The American Herbal Products Association (AHPA) submitted comments yesterday encouraging the Food and Drug Administration (FDA) to expand the criteria for use of the term "healthy" beyond nutrient content claims to include claims for other foods, including herbs, spices and teas, that promote "healthy eating patterns" as recommended by the Dietary Guidelines for Americans. AHPA also encouraged FDA to prioritize efforts to amend the current regulation that is inconsistent with the latest nutrition research, and expressed support for FDA's current policy to exercise enforcement discretion until the current "healthy" regulation is updated.
AHPA requested that consistent with the Dietary Guidelines for Americans (2015-2020) FDA allow and encourage "healthy" labeling of the broader range of foods recommended as part of a "healthy eating pattern," with additional criteria necessary to ensure that a "healthy" claim is truthful and nonmisleading. AHPA's request is supported by the 2015 Scientific Report of the Dietary Guidelines Advisory Committee that serves as the basis for the Dietary Guidelines for Americans. The report encourages healthy dietary patterns low in saturated fat, added sugars, and sodium and recommends that "emphasis should also be placed on replacement and shifts in food intake and eating patterns" instead of focusing purely on reduction.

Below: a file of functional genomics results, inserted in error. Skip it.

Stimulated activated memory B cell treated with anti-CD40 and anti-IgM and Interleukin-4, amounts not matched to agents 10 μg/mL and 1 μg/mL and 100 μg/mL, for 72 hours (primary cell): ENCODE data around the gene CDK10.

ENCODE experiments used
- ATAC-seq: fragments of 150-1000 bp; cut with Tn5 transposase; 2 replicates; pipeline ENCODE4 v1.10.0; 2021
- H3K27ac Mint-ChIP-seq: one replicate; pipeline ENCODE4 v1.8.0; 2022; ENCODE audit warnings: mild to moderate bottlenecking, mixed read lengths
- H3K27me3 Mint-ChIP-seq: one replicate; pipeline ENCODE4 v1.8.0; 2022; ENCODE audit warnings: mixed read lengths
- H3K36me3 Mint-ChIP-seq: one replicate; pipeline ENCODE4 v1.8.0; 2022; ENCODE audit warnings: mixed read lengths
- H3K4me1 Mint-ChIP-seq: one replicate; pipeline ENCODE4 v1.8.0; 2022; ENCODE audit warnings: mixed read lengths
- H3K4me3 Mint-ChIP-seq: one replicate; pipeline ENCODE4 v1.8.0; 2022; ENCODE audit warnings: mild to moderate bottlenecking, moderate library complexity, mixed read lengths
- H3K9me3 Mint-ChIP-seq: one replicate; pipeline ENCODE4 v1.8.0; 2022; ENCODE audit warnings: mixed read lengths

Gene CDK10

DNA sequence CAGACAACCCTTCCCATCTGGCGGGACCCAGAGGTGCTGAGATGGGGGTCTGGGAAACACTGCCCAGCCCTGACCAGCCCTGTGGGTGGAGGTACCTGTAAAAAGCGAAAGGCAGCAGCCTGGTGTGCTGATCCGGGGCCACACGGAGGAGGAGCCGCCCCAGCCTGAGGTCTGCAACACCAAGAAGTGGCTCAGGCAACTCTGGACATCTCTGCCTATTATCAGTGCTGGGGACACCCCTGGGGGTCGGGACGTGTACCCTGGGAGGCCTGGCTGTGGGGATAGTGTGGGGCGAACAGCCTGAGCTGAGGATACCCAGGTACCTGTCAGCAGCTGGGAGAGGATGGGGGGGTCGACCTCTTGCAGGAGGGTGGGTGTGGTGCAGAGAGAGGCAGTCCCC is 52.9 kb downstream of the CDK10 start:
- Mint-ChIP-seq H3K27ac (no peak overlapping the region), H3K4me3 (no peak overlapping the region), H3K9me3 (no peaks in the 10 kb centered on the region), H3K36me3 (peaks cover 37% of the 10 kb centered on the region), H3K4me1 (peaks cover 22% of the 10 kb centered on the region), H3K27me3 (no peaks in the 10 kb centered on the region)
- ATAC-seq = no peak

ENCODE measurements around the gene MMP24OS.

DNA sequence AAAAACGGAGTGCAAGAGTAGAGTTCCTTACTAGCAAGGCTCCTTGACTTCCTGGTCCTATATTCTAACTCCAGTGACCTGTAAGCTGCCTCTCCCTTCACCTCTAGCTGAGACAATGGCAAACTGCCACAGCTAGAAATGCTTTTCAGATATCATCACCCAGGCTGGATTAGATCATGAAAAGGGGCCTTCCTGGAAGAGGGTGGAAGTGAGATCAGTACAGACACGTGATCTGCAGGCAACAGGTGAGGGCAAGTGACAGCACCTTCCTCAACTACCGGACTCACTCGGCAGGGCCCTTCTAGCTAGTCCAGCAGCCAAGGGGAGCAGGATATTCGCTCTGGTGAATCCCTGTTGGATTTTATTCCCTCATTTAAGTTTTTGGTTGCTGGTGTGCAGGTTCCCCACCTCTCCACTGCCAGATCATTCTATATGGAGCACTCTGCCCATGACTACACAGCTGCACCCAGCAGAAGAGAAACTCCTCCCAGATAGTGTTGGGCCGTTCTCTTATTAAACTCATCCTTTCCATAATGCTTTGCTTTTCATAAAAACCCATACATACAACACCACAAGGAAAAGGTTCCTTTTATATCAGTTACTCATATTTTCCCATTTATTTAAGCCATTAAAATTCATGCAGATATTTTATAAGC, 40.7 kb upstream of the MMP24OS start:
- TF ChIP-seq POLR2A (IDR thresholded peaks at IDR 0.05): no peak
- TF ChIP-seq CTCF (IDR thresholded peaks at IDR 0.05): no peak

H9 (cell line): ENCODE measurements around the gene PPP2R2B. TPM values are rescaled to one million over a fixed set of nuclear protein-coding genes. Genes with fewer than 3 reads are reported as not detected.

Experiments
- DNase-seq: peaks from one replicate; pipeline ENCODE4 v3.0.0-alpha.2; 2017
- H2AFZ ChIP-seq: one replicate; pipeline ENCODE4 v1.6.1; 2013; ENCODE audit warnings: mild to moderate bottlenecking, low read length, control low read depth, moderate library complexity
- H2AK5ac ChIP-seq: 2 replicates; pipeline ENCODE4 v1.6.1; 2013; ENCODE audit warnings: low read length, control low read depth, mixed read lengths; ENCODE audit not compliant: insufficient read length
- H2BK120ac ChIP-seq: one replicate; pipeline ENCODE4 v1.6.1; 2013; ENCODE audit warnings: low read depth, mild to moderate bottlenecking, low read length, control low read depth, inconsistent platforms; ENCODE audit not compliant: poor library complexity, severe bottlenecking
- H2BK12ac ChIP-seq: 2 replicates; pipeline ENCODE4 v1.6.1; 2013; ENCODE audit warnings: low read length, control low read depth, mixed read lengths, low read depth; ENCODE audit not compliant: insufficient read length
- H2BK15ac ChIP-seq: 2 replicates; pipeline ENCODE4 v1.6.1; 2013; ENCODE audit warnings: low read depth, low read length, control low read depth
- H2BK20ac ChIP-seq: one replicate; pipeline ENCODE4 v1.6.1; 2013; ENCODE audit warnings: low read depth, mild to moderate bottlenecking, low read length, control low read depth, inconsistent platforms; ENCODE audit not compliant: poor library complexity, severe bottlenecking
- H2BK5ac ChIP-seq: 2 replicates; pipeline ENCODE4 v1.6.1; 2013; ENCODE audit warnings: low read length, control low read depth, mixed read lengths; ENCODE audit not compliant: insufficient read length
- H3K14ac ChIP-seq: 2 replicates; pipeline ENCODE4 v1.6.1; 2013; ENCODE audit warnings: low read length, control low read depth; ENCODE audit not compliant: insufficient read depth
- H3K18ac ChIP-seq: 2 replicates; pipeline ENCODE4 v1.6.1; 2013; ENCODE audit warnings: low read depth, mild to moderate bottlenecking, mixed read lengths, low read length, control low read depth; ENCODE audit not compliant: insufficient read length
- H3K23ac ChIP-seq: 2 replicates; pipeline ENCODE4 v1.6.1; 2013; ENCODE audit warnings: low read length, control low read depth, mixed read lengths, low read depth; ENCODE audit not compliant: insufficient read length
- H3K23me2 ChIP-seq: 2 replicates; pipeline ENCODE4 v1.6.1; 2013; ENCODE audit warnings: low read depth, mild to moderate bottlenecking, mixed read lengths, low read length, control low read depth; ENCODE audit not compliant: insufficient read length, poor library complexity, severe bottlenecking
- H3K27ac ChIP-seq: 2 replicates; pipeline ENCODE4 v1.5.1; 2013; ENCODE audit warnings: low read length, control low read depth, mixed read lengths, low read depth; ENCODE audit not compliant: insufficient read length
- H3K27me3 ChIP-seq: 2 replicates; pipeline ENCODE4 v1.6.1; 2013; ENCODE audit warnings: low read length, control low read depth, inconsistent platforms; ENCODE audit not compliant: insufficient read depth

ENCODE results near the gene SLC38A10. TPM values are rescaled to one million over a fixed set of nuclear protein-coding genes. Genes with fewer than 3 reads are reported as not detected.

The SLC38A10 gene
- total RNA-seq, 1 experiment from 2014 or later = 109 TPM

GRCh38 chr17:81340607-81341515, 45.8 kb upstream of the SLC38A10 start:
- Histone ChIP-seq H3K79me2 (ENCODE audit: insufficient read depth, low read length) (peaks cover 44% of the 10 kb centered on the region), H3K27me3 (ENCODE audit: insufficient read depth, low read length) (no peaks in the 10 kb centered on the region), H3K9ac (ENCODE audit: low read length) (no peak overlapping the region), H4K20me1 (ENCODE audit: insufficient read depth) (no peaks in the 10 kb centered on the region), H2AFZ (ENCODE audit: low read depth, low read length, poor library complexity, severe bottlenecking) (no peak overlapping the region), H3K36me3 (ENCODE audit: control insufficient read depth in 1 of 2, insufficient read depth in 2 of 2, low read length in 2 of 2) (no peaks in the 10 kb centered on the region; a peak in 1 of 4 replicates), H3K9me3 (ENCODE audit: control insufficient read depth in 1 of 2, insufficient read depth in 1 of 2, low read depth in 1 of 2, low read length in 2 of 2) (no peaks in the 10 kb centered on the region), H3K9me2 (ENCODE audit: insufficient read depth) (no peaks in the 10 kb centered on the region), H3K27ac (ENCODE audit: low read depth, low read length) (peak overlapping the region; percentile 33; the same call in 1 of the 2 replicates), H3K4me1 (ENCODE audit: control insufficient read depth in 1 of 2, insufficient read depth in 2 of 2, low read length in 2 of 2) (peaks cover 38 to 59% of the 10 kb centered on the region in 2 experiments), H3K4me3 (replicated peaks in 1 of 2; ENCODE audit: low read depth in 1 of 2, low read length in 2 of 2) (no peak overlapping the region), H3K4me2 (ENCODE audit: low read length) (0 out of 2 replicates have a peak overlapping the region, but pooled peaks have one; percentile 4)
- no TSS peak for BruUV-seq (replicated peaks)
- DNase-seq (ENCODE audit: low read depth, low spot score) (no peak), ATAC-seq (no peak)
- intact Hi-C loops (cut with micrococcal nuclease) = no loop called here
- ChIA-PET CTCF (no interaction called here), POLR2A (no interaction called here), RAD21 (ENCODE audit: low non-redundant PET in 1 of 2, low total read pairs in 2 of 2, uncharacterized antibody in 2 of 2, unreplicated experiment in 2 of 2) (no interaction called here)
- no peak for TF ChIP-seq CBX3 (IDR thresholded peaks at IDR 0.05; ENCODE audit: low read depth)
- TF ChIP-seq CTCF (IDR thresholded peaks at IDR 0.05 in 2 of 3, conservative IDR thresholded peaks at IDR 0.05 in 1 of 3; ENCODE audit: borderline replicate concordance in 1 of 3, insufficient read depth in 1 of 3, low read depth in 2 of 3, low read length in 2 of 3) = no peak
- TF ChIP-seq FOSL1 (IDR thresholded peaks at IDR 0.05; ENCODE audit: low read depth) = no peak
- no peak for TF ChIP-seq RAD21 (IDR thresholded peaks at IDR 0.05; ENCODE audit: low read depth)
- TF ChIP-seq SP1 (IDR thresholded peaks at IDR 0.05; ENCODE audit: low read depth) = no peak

"Healthy options to reduce sodium intake could allow herb and spice blends or prepared foods that substitute herbs and spices for salt to bear a claim such as 'a healthy alternative to salt,'" AHPA's comments state. "The ability to make such claims might provide encouragement for food producers to reduce the sodium content in their products and would assist companies that market herbs and spices to help consumers learn more about these as salt substitutes."
Similarly, AHPA suggests that unsweetened teas, including black, green and herbal teas, are a legitimate alternative to sugar-sweetened beverages and companies that market teas would be motivated to provide healthier options if regulations allowed a "healthy" claim, such as "unsweetened tea is part of a healthy diet."
"The current regulation reflects a dated view of nutrition science that is no longer considered to be in the best health interests of Americans," said AHPA President Michael McGuffin. "A variety of stakeholders from academia and industry, as well as consumers, have requested FDA update additional nutrition labeling regulations for nutrient content and health claims, including the implied nutrient content claim 'healthy.'"
AHPA's comments were in response to FDA's request for comments and information on use of the term "healthy," generally, and as a nutrient content claim in the context of food labeling and other questions raised by FDA.